2013 Cadillac Elmiraj Concept
Another of the car’s interesting highlights is its interpretation of Cadillac’s logo. The Elmiraj wears a modified crest, sans wreath and crown.
It was last updated in 1999 and has morphed almost 40 times since the company’s 1902 inception.
While I think it’s potentially detrimental, in a marketing sense, to frequently reinvent the company’s logo (consider the longevity of Mercedes’ and BMW’s logos), there is something nostalgic about generations of Cadillacs wearing badging unique to their periods.
In Cadillac’s words, “The Cadillac Crest appears in a conceptual form, streamlined and tailored to the car’s overall design. This design idea for a revised crest reflects the fact that Cadillac’s unmistakable symbol has evolved dozens of times through history to mark new eras or design achievements.”
Something else that breaks from Cadillac norms is the grille. The egg crate pattern has become almost as ubiquitous with the brand as its vertical lighting elements. Although, Cadillac’s V-Series grilles do use a metallic mesh, similar in appearance. Even though the Elmiraj’s zig-zag pattern grille is quite complex up close, it didn’t strike me as overly busy or distracting.
(Truth be told, while inspecting the front end my buddy, that traveled to the show with me, touched the grille. I shot a parental-type look at him expressing “you’re not supposed to do that!”… that’s when a louder voice in my head cut in and said, “hey, wait a minute, now he touched it and I didn’t.” So I touched it. There is something fulfilling about making physical contact with an artifact as special as the Elmiraj.)
I happen to be a fan of a particular design feature that Cadillac has applied to the hood of the Elmiraj, and Ciel which came before it. The metallic-lined gap which extends from under the grille, up the hood and back along the beltline provides a visual suggestion that the engine compartment is separate and set in place, between the fenders, like a keystone. I’d love to see the feature applied to a production model.
Serving as a backdrop to the centerpiece was a roughly ten-foot-high collage of Elmiraj development sketches and photographs. Some of the same sketches were distributed electronically as part of the press release, but there are others on that wall that I have not yet seen anywhere else.
Of special note are two sketches in which the car we see here, as the Elmiraj, is labeled Vitesse. I was unable to find any historical significance between Cadillac and the word vitesse; however, in French, it means “speed”.
The picture above would seem to indicate that at least some level of consideration to a convertible was given but, I must say, I’m glad this was a fixed-roof concept.
After Ciel, designing sumptuous large convertibles seems child’s play for Cadillac. Now, the Elmiraj demonstrates they can also design a grand coupe as gorgeous as (or more so than) any of their foreign rivals.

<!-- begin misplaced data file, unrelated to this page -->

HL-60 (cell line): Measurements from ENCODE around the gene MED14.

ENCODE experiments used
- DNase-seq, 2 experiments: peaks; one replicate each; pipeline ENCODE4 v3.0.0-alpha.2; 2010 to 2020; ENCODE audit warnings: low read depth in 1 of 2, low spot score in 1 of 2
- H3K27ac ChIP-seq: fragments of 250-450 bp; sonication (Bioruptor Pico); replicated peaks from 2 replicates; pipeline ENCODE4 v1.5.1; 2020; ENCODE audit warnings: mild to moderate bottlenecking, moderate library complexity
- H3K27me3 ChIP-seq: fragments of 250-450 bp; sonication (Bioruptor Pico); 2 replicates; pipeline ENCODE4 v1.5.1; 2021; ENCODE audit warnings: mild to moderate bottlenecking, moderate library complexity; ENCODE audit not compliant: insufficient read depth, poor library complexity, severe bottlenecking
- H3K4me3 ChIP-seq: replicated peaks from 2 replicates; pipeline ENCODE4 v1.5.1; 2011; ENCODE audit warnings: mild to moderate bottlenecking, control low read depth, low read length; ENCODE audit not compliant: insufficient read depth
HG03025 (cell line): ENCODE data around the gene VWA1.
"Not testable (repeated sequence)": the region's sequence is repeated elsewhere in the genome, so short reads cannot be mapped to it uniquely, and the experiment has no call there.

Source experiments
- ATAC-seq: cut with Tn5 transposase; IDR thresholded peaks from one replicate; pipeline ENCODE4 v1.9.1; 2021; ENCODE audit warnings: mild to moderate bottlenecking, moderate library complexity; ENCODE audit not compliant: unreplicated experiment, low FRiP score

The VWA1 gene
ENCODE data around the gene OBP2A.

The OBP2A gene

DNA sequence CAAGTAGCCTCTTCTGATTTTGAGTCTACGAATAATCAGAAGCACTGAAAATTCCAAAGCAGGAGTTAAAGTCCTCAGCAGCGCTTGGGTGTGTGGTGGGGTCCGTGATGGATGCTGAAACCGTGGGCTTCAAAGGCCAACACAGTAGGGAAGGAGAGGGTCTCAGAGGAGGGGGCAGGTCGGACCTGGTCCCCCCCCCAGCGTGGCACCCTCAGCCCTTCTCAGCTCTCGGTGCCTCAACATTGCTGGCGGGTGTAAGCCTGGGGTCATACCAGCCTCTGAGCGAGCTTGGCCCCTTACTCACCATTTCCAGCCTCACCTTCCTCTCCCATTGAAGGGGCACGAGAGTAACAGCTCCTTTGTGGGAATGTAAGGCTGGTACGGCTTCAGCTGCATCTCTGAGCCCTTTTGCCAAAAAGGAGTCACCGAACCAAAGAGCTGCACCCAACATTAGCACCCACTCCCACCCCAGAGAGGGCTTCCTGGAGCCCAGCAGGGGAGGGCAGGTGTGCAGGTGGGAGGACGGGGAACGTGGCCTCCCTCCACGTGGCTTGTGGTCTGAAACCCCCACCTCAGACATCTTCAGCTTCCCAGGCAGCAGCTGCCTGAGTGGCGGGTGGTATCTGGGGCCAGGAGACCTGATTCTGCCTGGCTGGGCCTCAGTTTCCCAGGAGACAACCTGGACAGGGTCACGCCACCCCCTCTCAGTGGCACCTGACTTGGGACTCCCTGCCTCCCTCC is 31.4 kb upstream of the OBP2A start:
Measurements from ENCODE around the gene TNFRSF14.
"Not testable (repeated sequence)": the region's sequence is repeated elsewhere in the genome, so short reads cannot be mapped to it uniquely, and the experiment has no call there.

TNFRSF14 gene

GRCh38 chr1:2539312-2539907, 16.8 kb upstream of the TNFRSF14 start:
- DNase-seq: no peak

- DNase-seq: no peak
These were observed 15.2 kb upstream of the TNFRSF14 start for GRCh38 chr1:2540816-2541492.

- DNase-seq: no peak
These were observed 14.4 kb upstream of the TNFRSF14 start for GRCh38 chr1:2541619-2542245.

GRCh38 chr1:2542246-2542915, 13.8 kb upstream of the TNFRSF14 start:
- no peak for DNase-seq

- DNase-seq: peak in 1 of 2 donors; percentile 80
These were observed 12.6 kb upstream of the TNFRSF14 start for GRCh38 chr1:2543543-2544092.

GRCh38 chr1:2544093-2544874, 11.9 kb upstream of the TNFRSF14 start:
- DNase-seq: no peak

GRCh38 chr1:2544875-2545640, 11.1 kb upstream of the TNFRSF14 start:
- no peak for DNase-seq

As if flowing in the wind on an oceangoing vessel, the sail panels arch to meet the backlight where, together, they form a raised decklid. The use of metalwork is restrained but effectively so.
The Elmiraj is amazingly photogenic with nary an unflattering angle. Unlike many modern designs that result in near undefinable surface areas, the Elmiraj has positively vertical and horizontal panels, creased at the ends like satin stretched taut over a frame.
With all my fawning over the exterior, one might think the interior was unremarkable. Not so.
According to Cadillac, “Backlit titanium trim curves from the cowl to the doors, dividing the rich upper camel leather from the wood trim. Cadillac Studio craftsmen handpicked fallen Brazilian Rosewood.” To ensure “perfect control of the grain flow,” the wood was cut into three-dimensional pieces.
“The car’s instrumentation features an analog tachometer and speedometer that are transparent. Directly behind the analog gauges sits a wide screen, high resolution display which projects driver information and the output of a front-mounted camera. A 10-inch touchscreen for navigation and connectivity can be concealed inside the instrument panel when not in use.”
The rear of the car’s cabin provides seating for two. That is, two lucky individuals. Each seat even includes “a valet feature to ease entry and exit.” When activated, the front bucket seat will slide ten inches forward. The rear bucket seat will slide four inches forward to meet the passenger. Once seated, the seat slides him or her back into position. The rear bucket seats also recline for additional comfort.
It was a thrill to be close to this car. Real close. In fact, so close I could smell the leather, see the wood’s grain and even read the labels on the buttons. I considered it a major privilege to be allowed on the platform.
This development of this beautiful machine’s interior and exterior was led by designers at General Motors’ advanced design studio in North Hollywood, California, under the direction of Frank Saucedo.
On the following two pages, I’ve included some more of my shots of the Elmiraj from Pebble Beach in addition to those provided in the press release by GM.
Continue to page 3, below.